Wednesday, January 20, 2021

Zimbabwe: freedom of speech, but no freedom after the speech


According to Transparency International’s Corruption Perception Index of 2019, Zimbabwe ranked 158 out of 180 countries making it one of the most corrupt in the world.

“In Southern Africa, journalists and others working to expose corruption face an unacceptable level of risk,” Transparency International said in a statement last year.

The international press freedom watchdog Reporters Without Borders ranked Zimbabwe number 126 out of 180 countries in the 2020 World Press Freedom Index, making the southern African country one of the worst places to work as a journalist.

When Zimbabwe government spokesperson Nick Mangwana warned ominously last year that, “No one is above the law,” it only confirmed what many here have always feared: that the ruling Zanu PF party will not hesitate to arbitrary apply the law to silence critics.

Mangwana’s comments had come after the arrest of journalist Hopewell Chin’ono, who was accused of using social media to foment public violence. Chin’ono was back behind bars on Jan. 8 on charges of posting “fake news” on Twitter. Soon after Chin’ono’s arrest, opposition Movement for Democratic Change – Alliance (MDC-A) spokesperson Fadzayi Mahere and Job Sikhala, an opposition legislator who also serves as a MDC-A vice chairperson, were also detained by the police for posting the same story Chin’ono had shared on social media.

The widely-shared story alleged that a police officer attempting to enforce COVID-19 restrictions had aimed his baton stick at a woman carrying a child, but fatally struck the child instead. According to reports, the child died on the spot. Police, however, dismissed the story as fake news despite video footage of the mother wailing that the police officer had killed her child.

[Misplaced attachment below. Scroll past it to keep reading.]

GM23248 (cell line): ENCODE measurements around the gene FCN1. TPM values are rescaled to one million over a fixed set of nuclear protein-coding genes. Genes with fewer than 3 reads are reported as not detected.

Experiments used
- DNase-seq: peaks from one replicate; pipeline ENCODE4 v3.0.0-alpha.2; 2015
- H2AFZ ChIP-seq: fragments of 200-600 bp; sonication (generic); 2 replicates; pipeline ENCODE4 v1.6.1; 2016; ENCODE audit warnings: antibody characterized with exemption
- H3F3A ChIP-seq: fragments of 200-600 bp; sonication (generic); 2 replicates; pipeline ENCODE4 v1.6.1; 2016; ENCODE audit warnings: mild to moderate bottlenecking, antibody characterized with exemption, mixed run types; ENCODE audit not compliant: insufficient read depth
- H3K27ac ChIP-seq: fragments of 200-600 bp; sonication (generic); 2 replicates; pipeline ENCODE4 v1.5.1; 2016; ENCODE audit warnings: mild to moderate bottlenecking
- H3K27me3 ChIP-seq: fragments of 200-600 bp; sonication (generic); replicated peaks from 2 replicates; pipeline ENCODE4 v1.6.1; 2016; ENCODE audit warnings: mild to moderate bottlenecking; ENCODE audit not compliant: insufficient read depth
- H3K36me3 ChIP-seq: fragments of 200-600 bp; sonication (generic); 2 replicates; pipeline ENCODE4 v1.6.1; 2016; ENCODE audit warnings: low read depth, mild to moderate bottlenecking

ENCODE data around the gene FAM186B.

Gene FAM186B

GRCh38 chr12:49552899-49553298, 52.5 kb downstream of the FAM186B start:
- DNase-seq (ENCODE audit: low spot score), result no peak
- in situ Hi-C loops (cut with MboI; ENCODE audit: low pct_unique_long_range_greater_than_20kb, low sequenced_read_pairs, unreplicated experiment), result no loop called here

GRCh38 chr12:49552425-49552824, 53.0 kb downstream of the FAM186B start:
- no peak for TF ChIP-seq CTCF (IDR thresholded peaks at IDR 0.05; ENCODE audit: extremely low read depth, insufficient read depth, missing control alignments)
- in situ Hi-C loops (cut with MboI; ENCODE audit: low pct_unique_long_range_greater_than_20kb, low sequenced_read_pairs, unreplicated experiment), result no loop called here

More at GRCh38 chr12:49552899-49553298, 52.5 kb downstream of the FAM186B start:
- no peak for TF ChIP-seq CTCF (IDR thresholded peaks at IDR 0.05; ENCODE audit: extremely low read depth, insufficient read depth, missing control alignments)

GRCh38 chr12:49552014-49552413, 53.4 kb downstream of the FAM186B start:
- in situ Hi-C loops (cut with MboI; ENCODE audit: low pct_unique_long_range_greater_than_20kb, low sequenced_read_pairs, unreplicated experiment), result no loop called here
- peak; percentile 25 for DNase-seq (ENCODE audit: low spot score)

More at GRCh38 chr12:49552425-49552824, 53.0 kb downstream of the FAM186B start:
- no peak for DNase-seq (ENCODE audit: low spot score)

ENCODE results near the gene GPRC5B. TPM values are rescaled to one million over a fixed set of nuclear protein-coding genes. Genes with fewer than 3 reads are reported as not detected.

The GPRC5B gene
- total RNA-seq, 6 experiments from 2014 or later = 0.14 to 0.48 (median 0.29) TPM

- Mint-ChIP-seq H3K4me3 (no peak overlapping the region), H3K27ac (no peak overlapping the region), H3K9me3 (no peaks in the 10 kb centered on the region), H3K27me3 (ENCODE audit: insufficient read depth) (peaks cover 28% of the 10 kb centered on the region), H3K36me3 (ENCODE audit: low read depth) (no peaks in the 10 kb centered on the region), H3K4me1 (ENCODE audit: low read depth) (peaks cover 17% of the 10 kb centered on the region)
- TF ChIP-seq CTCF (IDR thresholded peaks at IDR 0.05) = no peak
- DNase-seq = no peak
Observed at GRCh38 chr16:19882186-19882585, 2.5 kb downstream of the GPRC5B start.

The arrests were immediately condemned by rights defenders with Amnesty International.

“The latest arrests are part of a growing crackdown on opposition leaders, human rights defenders, activists, journalists and other critical voices,” said Muleya Mwananyanda, Amnesty International’s deputy director for southern Africa said. “Zimbabwean authorities must immediately and unconditionally release and drop the malicious charges against them,” Mwananyanda said.

has placed the spotlight back on Zimbabwe’s fragile press freedom, where critics say journalism has for years remained a dangerous occupation for a country not in a warzone. It has been particularly hazardous for investigative journalists in a country that makes regular appearances in global top rankings of corruption.

“I was jailed after exposing corruption,” Chin’ono wrote last year after his first arrest, which came after the authorities criticised the media for allegedly reporting falsehoods about members of President Emmerson Mnangagwa’s family being involved in shady COVID-19 equipment procurement deals which prejudiced the country of millions of United States dollars.

Chin’ono’s exposé reportedly led to the firing of Zimbabwe’s health minister, yet it was to prove to be just the beginning of the investigative journalist’s brushes with the law for his work reporting corruption in high places.

“The onslaught on investigative journalists is part of the administration’s hostile campaign against human rights defenders,” Tawanda Majoni, an investigative journalist and National Coordinator of the Information for Development Trust, a local media NGO, explained. He added, “Media freedom campaigners have done a spirited job, but what they can achieve will always be severely limited in a repressive regime,

“Zimbabwe’s serious abuses of press freedom, free expression and the rights of government critics are worsening as the year begins,” Dewa Mavhinga, Human Rights Watch southern Africa director, said.

“We have a government that is driven by paranoia and doesn’t want to be held accountable,” Nqaba Matshazi, of the Media Institute for Southern African (MISA) – Zimbabwe chapter, pointed out.

“Journalists are being arrested for doing their job and our real challenge is that the arrests show an increase in the monitoring of journalists’ social media activity,” Roselyn Hanzi, executive director of the Zimbabwe Lawyers for Human Rights, who are representing Chin’ono and other journalists and citizens arrested under questionable charges, told IPS.

“Despite constitutional provisions, what is required are administrative reforms to weed out bad apples in the system and also human rights training for institutions that have become very partisan,” Hanzi stated.

“In Zimbabwe there is Freedom of Speech, but no Freedom After the Speech” | Inter Press Service (

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